Meanwhile, a federal court has determined that Hoffa and his goons raided the Teamsters treasury to try to buy his own re-election support with jobs and pensions. As a court-appointed watchdog determined this spring: “The conduct revealed in this investigation reflects a culture, or mind-set where elected union officials do not clearly distinguish between their fiduciary responsibilities to the union and their separate political objectives of achieving election.”

Nevertheless, Obama’s crime-fighting crusaders are far more preoccupied with cracking down on Gibson guitars made of rare wood and covering up the Operation Fast and Furious gun-walking scandal than with cleaning up the Teamsters’ graft and pay-for-play dirty business.

The Cadillac health plan exemption. While he regularly lambastes “millionaires and billionaires” who benefit from tax loopholes, Obama has zero to say about the crony Cadillac health insurance tax exemption he doled out to the Teamsters and other Big Labor groups. In January 2010, Hoffa and his pals met behind closed doors at the White House to ensure that they would be shielded while other middle-class Americans were forced to bear the burden.

Obamacare waivers for the brotherhood. While he calls for shared sacrifice, Obama has zero to say about the exclusive Obamacare waivers he has awarded to Teamsters chapters, including:

the Western Teamsters Welfare Trust in Seattle

the Teamsters and Employers Welfare Trust of Illinois in Springfield

the Teamsters Local 485 Health and Welfare Fund in Brooklyn, N.Y.

– the Teamsters Local 617 Welfare Fund in Ridgefield, N.J.

the Teamsters Local 734 Welfare Fund in Chicago.

No comment on obscene Big Labor salaries. While he regularly lambastes Wall Street salaries, Obama has zero to say about the bloated salaries and benefits of Teamsters brass (pdf). According to internal data compiled by Teamsters for a Democratic Union, 120 top Teamsters officials made more than $150,000 in 2009 — the largest number ever. Forty made more than $200,000 — also an unprecedented number. Hoffa pulls down nearly $400,000 a year, including an exclusive housing allowance and cost of living raise.

Shutting out non-union competition for public contracts. While he rails against “special interests,” Obama has zero to say about the executive orders he signed in the first days of his presidency to give unions a leg up. Executive Order 13502, for example, essentially forces contractors who bid on large-scale public construction projects worth $25 million or more to surrender to union representation for its employees. This codification of so-called project labor agreements significantly raises the cost of highway and school construction projects (by as much as 15 percent among California public schools, according to a new study by the National University System Institute for Policy Research).

The Obama protection order shuts out the vast majority of contractors in America. As I’ve noted before, 85 percent of the construction industry workforce is nonunion by choice.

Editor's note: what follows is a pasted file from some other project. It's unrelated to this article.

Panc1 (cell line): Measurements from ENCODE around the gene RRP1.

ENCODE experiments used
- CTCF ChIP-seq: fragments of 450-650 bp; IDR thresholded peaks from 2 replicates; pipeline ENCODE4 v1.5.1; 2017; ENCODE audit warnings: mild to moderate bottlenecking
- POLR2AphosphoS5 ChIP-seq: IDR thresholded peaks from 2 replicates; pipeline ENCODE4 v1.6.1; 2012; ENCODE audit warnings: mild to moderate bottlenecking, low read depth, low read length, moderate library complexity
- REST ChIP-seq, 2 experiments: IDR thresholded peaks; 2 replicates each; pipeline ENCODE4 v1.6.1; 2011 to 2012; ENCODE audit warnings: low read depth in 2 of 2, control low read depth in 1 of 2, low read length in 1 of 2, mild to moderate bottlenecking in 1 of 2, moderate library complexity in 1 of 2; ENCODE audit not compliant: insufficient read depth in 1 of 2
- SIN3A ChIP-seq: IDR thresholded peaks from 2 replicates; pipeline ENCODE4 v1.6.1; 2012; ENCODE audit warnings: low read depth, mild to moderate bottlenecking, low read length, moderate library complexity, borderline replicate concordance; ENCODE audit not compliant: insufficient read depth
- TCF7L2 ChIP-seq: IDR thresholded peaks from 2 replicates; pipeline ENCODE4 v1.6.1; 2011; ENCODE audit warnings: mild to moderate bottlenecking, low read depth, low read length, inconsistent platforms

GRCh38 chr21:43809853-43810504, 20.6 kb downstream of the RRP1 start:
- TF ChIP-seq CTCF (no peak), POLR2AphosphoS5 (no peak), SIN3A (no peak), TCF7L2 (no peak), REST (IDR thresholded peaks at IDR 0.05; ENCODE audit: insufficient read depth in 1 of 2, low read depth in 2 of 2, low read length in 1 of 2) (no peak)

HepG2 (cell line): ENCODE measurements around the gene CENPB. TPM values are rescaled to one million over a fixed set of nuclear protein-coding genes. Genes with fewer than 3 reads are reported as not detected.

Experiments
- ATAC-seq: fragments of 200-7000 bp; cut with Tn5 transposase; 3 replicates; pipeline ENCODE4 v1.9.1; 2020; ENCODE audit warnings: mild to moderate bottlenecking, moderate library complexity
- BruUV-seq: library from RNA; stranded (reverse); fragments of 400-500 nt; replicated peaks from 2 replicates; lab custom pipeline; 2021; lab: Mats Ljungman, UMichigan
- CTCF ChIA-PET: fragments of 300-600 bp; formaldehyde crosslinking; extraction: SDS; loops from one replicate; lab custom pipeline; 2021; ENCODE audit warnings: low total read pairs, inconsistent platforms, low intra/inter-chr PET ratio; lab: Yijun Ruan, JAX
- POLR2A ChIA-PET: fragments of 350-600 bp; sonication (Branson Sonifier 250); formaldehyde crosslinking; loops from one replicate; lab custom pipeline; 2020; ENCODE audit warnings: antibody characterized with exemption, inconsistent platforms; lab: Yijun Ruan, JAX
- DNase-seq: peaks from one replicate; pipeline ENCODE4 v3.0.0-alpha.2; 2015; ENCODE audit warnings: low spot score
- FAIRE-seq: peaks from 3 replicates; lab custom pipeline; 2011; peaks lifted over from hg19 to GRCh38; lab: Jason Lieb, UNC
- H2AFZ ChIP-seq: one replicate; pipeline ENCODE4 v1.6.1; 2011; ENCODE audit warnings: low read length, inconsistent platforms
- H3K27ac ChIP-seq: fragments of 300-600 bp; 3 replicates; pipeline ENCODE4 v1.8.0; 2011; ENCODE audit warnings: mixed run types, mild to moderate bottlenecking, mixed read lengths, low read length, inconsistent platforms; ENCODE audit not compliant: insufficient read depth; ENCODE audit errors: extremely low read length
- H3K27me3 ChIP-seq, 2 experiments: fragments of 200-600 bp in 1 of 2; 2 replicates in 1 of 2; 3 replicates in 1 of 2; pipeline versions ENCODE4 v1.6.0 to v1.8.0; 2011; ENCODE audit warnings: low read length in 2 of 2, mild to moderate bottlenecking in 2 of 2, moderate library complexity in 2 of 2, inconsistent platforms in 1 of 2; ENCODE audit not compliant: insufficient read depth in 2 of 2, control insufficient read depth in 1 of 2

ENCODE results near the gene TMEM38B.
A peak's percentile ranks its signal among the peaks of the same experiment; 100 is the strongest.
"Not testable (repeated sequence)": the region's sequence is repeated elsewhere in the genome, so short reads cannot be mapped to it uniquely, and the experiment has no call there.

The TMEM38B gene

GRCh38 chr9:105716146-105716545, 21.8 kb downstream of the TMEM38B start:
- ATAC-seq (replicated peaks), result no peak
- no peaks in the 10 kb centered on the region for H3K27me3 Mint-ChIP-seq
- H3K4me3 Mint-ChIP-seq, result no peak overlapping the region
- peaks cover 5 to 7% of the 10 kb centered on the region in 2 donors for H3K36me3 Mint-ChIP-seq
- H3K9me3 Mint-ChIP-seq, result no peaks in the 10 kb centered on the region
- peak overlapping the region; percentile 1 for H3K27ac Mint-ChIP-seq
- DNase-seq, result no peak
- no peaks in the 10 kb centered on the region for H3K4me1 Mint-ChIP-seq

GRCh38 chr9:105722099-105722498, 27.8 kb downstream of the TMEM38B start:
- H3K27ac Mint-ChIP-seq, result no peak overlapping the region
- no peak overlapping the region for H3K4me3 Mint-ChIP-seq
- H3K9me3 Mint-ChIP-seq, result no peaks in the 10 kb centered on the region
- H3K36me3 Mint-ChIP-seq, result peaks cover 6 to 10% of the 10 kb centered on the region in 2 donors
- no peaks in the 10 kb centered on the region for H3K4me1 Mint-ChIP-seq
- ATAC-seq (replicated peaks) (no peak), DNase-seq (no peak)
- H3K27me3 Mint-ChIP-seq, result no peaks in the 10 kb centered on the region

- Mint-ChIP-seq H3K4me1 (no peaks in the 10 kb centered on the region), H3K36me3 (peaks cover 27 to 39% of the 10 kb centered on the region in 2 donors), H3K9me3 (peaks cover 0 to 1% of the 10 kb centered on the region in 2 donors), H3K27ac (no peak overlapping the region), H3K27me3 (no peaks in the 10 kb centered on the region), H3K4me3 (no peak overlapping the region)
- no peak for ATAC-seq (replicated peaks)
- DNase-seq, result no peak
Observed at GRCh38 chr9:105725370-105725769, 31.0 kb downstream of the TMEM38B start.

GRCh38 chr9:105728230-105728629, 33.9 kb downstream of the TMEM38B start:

Instead of putting Americans to work, the Teamsters have been busy yanking members off projects and idling construction projects from California and Nevada to Indiana to New York in order to shake down employers.

Now, you tell me: Who’s waging “war on workers”?

Wednesday, September 07, 2011

Packing Heat

By on 9.7.11 @ 6:07AM
The American Spectator

The theory that human activity is causing potentially catastrophic global warming is not science. It is politics, driven by special interests with ideological, political and economic stakes in the theory.

For environmentalists, global warming corresponds with the authoritarian goal at the core of their movement: repeal of the industrial revolution (which President Obama's EPA has begun to implement). For governments, it presents an opportunity to vastly expand their power and control through taxes, regulation and bureaucracy.

The theory also presents an opportunity for the United Nations to vastly expand its power and control. As an organization of world governments who would also gain enormously from acceptance of the theory, the UN is doubly corrupted as an honest broker on the issue. Yet, perversely, governments across the globe have delegated authoritative inquiry on the issue to the UN through its Intergovernmental Panel on Climate Change (IPCC).

Wily environmentalists have also successfully weaved economic stakes in the theory for some in the business community, starting with tens of billions -- growing into hundreds of billions -- of government subsidies for businesses that will pose as potential producers of the "green energy of tomorrow." This enables wily politicians to attempt to snooker voters with promises of "green jobs." Of course, those jobs would only become available if self-supporting producers of abundant low cost energy are replaced with an entire "green" industry that can survive on corporate welfare while producing unreliable high cost energy for the economy (resulting in job loss and a decline in America's standard of living).